A good quality publication will include a description of the broader aspects of treatment choices - not just risks and benefits, but the overall impact of a treatment choice or choices on day-to-day living. This question is important because a treatment choice may involve major changes in lifestyle or circumstances or have important effects on those close to you that you need to be aware of and consider before making a decision.
This question is only concerned with the treatment choices outlined in the publication. No treatment options are included as a treatment choice for this question if Question 12 was rated above 1.
Guidelines for rating the question:
5: Yes - the publication includes a clear reference to overall quality of life in relation to any of the treatment choices mentioned.
2 - 4: Partially - the publication includes a reference to overall quality of life in relation to treatment choices, but the information is unclear or incomplete.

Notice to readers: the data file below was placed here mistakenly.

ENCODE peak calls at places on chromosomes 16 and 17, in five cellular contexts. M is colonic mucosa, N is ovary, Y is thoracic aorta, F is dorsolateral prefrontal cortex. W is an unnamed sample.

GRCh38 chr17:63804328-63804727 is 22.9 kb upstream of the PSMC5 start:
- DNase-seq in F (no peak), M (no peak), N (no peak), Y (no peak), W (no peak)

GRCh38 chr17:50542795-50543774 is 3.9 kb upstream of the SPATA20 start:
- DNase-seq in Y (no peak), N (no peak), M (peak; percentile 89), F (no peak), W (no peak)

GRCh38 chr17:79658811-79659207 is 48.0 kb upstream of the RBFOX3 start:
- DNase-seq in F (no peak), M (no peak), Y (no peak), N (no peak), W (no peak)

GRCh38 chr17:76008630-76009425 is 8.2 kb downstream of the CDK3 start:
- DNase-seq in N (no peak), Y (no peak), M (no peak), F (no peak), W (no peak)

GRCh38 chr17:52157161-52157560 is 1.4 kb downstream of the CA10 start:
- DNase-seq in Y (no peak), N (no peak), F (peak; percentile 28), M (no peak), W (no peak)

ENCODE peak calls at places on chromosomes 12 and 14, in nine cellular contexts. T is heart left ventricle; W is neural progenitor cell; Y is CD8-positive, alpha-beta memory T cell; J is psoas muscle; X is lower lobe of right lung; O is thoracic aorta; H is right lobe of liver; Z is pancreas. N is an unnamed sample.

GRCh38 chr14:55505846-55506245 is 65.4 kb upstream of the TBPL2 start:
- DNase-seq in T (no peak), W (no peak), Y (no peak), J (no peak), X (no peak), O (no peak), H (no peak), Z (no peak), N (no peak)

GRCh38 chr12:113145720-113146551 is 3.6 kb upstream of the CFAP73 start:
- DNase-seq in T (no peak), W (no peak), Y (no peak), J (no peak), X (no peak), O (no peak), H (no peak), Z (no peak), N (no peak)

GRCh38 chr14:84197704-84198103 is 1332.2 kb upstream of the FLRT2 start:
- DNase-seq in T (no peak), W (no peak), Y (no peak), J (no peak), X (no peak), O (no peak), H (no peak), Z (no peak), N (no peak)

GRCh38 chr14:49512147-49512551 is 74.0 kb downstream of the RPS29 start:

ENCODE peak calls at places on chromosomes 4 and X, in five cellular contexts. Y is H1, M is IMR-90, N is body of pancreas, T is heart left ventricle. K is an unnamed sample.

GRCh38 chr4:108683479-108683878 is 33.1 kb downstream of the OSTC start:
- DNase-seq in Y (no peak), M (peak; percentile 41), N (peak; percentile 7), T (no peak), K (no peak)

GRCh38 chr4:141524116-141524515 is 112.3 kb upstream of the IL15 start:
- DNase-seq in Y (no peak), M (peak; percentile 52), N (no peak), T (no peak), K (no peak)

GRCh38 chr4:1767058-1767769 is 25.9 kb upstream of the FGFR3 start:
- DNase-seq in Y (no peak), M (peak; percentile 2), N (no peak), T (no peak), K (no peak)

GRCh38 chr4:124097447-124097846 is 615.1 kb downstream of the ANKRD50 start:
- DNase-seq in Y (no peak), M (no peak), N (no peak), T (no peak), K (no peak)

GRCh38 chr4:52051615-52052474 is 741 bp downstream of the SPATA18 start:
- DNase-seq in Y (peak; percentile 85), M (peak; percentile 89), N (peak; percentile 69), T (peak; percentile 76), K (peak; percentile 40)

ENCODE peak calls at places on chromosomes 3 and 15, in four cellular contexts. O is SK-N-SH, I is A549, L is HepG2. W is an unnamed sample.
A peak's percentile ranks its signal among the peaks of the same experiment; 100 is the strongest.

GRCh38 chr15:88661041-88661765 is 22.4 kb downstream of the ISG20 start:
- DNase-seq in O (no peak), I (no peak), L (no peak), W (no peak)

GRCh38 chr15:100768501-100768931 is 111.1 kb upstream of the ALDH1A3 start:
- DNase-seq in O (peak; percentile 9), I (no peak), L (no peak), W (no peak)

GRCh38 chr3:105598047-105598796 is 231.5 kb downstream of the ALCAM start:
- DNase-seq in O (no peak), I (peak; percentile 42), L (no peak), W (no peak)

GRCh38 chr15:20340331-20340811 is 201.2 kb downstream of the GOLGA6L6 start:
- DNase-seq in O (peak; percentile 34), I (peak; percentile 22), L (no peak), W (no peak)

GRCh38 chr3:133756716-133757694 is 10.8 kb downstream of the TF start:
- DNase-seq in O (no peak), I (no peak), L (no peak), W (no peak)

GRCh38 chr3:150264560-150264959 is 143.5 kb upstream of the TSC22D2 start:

1: No - there is no reference to overall quality of life in relation to treatment choices.
Patients are monitored continuously in hospital for a week before the procedure is carried out, and recovery time can vary from several days to several weeks. If you are undergoing this form of treatment, you may need to take a lot of time off work and to have someone to care for you when you come home.
Because Treatment X is normally given as a course of injections, you will need to visit your GPs surgery daily throughout the weeks of treatment. As there is a slight risk of fainting during the initial stages of treatment, you need to ensure that your family and work mates are able to look out for you, and you will not be able to drive or operate heavy machinery.
You may feel depressed and confused for a while following surgery. You may feel that you are not the same person and that you can no longer achieve or enjoy the things you used to. Take time to adjust to your new physique and to get used to a few limitations on your physical activity.